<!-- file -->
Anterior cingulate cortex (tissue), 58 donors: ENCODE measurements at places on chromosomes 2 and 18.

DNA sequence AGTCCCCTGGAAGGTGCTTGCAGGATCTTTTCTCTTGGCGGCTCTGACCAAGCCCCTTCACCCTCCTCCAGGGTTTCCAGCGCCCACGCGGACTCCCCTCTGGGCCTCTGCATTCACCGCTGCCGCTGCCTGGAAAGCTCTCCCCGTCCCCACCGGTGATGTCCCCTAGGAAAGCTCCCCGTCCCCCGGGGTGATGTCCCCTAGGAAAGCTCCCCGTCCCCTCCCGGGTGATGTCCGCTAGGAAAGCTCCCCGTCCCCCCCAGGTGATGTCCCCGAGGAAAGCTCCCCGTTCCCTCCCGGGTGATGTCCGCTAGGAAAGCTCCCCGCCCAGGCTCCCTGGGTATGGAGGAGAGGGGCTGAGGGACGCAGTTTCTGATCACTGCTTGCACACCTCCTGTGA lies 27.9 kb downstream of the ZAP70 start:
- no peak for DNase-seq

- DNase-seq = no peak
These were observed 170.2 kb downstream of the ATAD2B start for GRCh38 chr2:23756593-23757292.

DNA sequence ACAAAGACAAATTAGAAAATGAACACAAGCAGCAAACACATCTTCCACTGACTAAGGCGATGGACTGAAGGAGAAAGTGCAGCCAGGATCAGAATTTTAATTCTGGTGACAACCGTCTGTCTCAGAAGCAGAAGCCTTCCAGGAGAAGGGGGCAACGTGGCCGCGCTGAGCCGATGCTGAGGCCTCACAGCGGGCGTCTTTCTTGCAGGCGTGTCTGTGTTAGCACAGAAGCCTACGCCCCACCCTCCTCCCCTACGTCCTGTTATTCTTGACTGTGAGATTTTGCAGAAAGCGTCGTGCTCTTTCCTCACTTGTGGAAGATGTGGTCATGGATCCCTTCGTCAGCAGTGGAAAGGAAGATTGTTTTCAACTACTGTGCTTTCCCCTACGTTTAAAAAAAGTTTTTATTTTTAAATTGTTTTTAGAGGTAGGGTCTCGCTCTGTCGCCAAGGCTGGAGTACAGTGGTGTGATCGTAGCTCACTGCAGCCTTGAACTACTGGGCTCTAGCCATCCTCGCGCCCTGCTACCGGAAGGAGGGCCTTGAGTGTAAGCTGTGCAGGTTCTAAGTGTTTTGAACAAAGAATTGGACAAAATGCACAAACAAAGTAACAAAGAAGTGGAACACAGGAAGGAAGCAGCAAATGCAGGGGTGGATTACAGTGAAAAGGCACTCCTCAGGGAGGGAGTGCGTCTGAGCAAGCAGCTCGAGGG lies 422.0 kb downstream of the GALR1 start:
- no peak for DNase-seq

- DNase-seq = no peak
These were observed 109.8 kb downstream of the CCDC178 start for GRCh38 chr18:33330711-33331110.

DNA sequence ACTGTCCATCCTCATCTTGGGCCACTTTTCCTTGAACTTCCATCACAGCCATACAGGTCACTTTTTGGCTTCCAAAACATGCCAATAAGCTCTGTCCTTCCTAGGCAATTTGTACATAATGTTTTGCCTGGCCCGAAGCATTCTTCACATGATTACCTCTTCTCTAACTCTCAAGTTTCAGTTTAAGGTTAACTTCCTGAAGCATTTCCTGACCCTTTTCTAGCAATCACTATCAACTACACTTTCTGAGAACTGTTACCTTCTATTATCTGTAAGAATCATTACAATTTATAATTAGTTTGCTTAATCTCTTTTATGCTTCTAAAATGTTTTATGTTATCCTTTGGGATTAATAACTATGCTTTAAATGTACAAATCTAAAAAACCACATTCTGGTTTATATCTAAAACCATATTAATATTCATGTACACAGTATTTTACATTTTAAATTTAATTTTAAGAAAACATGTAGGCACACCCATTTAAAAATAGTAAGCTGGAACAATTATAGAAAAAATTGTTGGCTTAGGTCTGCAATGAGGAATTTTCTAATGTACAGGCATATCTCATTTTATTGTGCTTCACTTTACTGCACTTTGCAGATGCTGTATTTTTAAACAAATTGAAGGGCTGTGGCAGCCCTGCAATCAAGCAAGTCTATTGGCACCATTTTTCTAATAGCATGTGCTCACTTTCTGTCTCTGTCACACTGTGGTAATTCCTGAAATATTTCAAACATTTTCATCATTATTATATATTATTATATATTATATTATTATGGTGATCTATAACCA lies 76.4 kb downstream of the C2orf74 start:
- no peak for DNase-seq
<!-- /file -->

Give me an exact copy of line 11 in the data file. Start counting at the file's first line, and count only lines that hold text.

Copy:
- no peak for DNase-seq